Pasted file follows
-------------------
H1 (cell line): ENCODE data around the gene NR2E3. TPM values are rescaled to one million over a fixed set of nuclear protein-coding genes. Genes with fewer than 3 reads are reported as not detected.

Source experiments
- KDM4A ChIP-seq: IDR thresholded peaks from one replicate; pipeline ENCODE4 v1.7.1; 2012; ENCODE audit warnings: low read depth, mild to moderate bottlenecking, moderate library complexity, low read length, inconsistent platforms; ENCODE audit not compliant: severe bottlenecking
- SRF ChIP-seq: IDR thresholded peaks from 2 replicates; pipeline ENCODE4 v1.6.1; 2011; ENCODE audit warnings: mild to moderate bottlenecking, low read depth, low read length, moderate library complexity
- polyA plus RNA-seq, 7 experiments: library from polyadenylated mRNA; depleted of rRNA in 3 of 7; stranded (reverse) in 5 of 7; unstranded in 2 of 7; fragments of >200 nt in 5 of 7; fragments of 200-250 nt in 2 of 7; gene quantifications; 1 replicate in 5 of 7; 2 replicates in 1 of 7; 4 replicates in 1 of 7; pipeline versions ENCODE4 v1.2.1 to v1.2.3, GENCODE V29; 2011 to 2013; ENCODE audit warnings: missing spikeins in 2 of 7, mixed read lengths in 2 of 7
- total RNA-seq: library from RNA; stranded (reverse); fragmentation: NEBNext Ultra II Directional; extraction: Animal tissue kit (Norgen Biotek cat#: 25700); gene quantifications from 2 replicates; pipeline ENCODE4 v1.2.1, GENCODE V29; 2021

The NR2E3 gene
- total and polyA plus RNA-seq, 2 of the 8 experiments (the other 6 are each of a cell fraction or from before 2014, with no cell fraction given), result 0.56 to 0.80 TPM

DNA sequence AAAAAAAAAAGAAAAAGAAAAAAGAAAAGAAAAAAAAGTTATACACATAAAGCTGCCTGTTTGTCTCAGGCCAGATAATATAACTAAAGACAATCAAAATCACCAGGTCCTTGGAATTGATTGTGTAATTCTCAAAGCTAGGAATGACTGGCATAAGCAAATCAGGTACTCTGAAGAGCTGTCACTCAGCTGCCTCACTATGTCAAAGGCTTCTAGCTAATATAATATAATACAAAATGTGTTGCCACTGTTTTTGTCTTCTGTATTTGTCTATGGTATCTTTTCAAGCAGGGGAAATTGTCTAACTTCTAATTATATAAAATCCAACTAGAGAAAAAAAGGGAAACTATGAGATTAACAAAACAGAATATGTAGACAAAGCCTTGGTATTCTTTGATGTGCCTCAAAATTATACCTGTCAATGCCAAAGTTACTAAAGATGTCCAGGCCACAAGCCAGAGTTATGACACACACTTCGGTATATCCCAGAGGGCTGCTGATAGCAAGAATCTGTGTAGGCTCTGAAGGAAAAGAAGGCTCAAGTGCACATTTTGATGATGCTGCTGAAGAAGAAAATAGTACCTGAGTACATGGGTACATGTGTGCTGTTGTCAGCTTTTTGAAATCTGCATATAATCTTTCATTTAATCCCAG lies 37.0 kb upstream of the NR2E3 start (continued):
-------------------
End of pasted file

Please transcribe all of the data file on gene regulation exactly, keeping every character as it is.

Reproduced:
H1 (cell line): ENCODE data around the gene NR2E3. TPM values are rescaled to one million over a fixed set of nuclear protein-coding genes. Genes with fewer than 3 reads are reported as not detected.

Source experiments
- KDM4A ChIP-seq: IDR thresholded peaks from one replicate; pipeline ENCODE4 v1.7.1; 2012; ENCODE audit warnings: low read depth, mild to moderate bottlenecking, moderate library complexity, low read length, inconsistent platforms; ENCODE audit not compliant: severe bottlenecking
- SRF ChIP-seq: IDR thresholded peaks from 2 replicates; pipeline ENCODE4 v1.6.1; 2011; ENCODE audit warnings: mild to moderate bottlenecking, low read depth, low read length, moderate library complexity
- polyA plus RNA-seq, 7 experiments: library from polyadenylated mRNA; depleted of rRNA in 3 of 7; stranded (reverse) in 5 of 7; unstranded in 2 of 7; fragments of >200 nt in 5 of 7; fragments of 200-250 nt in 2 of 7; gene quantifications; 1 replicate in 5 of 7; 2 replicates in 1 of 7; 4 replicates in 1 of 7; pipeline versions ENCODE4 v1.2.1 to v1.2.3, GENCODE V29; 2011 to 2013; ENCODE audit warnings: missing spikeins in 2 of 7, mixed read lengths in 2 of 7
- total RNA-seq: library from RNA; stranded (reverse); fragmentation: NEBNext Ultra II Directional; extraction: Animal tissue kit (Norgen Biotek cat#: 25700); gene quantifications from 2 replicates; pipeline ENCODE4 v1.2.1, GENCODE V29; 2021

The NR2E3 gene
- total and polyA plus RNA-seq, 2 of the 8 experiments (the other 6 are each of a cell fraction or from before 2014, with no cell fraction given), result 0.56 to 0.80 TPM

DNA sequence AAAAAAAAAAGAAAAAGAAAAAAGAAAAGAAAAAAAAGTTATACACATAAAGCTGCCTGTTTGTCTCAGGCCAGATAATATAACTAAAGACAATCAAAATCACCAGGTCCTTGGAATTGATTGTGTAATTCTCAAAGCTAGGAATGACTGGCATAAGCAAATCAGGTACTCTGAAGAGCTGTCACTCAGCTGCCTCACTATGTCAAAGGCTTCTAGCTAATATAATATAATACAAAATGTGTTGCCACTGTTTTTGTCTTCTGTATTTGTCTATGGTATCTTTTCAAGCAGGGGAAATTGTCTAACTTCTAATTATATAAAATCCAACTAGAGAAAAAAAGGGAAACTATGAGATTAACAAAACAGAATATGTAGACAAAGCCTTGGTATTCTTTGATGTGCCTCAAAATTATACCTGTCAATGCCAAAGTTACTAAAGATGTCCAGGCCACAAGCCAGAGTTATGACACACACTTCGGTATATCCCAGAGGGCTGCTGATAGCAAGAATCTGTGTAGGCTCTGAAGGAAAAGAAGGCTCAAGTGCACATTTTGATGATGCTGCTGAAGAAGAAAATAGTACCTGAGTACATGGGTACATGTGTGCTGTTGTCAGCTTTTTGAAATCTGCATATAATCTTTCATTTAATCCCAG lies 37.0 kb upstream of the NR2E3 start (continued):